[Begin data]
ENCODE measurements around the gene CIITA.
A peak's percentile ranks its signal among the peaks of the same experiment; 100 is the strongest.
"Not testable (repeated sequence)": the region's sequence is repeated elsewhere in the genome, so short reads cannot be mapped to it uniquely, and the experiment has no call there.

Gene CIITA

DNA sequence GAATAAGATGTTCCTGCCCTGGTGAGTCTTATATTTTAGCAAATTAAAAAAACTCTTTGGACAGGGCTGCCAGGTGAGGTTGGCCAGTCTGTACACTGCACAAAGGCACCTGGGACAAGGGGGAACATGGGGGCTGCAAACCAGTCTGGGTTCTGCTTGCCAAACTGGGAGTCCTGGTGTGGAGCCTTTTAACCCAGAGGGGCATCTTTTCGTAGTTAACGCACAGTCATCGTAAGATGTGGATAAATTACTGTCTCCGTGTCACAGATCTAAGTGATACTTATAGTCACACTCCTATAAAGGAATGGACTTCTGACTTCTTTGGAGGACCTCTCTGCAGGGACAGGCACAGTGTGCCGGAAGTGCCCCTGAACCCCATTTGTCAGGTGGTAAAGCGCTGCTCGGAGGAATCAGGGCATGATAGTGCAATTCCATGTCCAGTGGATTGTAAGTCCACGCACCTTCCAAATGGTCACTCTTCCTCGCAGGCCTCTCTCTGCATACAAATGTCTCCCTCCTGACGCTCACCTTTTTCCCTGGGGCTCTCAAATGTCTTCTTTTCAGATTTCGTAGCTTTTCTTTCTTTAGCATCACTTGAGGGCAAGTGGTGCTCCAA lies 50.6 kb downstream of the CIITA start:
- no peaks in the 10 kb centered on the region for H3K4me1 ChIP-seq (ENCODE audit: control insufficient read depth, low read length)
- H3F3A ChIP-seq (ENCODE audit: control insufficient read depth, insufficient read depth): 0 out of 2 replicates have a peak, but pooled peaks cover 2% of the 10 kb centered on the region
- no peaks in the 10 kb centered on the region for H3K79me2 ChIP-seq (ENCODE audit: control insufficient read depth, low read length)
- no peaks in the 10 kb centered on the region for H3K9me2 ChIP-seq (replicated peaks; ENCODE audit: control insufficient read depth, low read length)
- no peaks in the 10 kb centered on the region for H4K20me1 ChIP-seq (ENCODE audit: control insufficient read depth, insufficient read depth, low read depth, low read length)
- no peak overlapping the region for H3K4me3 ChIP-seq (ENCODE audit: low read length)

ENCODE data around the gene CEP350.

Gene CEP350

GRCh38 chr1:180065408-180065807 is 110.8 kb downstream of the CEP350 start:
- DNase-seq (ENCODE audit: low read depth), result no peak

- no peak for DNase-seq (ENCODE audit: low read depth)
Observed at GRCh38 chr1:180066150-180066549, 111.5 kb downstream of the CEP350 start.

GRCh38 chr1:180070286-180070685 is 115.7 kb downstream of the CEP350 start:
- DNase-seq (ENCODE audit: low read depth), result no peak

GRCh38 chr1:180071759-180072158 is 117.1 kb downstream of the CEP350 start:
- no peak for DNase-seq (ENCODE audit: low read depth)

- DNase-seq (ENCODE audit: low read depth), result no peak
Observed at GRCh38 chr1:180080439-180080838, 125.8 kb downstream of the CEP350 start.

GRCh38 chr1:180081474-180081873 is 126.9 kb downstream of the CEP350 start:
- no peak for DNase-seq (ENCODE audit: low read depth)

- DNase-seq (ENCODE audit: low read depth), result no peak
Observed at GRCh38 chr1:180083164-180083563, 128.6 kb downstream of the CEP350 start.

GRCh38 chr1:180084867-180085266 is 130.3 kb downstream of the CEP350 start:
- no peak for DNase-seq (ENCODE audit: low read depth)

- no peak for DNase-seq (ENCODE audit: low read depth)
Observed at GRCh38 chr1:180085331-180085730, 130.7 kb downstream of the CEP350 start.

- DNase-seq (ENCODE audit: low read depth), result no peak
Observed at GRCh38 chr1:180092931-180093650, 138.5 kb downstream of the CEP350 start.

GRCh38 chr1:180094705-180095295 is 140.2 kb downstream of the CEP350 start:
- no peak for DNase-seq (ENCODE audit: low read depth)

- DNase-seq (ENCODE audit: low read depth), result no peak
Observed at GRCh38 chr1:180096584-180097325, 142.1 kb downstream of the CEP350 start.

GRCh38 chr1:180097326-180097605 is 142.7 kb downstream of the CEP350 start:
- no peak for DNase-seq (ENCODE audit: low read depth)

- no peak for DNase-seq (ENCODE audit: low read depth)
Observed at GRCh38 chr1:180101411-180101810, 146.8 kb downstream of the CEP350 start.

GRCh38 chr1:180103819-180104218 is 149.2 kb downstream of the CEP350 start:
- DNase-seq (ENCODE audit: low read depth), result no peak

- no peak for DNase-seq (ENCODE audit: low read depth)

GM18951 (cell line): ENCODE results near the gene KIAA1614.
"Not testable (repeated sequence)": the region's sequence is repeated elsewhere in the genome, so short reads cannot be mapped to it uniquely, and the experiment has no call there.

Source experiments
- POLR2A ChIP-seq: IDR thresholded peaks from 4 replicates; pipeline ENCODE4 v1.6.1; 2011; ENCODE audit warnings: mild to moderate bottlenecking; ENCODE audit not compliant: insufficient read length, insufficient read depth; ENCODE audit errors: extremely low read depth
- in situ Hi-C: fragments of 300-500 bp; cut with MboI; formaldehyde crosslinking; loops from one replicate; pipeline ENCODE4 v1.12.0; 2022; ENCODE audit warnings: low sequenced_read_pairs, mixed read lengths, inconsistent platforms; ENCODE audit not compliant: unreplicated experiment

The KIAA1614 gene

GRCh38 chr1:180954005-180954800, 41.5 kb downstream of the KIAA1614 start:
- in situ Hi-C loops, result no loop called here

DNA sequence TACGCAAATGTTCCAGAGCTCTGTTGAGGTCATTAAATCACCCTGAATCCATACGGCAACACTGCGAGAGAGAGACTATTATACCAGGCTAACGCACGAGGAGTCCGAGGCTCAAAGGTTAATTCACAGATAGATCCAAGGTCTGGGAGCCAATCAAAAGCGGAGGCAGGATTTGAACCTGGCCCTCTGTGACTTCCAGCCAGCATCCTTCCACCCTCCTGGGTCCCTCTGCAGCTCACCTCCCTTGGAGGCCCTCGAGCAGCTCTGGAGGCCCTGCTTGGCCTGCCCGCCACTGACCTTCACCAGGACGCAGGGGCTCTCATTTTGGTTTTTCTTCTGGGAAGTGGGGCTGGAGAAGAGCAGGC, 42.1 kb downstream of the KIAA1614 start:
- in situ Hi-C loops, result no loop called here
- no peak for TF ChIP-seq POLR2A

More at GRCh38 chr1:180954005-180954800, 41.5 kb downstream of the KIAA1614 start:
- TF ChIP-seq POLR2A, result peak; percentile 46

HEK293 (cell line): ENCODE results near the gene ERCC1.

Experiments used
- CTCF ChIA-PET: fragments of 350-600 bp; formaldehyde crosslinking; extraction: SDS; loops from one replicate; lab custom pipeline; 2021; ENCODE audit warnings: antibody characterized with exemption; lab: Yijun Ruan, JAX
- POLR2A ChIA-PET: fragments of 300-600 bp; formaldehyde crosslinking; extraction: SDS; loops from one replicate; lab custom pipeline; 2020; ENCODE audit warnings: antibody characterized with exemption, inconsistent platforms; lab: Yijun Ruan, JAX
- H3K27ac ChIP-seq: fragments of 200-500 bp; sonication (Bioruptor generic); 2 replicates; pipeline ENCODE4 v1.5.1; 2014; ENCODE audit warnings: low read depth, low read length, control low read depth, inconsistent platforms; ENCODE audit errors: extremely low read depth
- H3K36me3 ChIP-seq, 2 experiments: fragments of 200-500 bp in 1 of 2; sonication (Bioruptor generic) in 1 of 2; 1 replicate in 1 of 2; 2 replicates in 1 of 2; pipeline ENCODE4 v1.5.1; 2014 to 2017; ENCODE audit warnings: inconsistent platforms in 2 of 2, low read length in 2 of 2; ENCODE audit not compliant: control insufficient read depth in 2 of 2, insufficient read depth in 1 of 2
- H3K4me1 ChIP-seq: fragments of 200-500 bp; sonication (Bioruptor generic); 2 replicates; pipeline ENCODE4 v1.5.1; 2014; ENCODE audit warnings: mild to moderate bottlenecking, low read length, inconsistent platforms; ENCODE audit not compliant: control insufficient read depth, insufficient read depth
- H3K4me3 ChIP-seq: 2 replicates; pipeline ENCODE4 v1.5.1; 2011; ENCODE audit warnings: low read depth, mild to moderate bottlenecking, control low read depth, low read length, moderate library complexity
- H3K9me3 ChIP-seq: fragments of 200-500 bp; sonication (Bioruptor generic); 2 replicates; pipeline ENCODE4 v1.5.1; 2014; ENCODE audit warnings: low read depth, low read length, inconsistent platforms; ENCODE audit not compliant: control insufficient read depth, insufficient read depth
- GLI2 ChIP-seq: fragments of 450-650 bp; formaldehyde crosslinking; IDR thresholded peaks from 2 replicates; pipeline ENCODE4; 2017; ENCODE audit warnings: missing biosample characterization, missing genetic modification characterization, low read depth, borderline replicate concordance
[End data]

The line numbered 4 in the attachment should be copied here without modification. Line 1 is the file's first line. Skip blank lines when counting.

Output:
Gene CIITA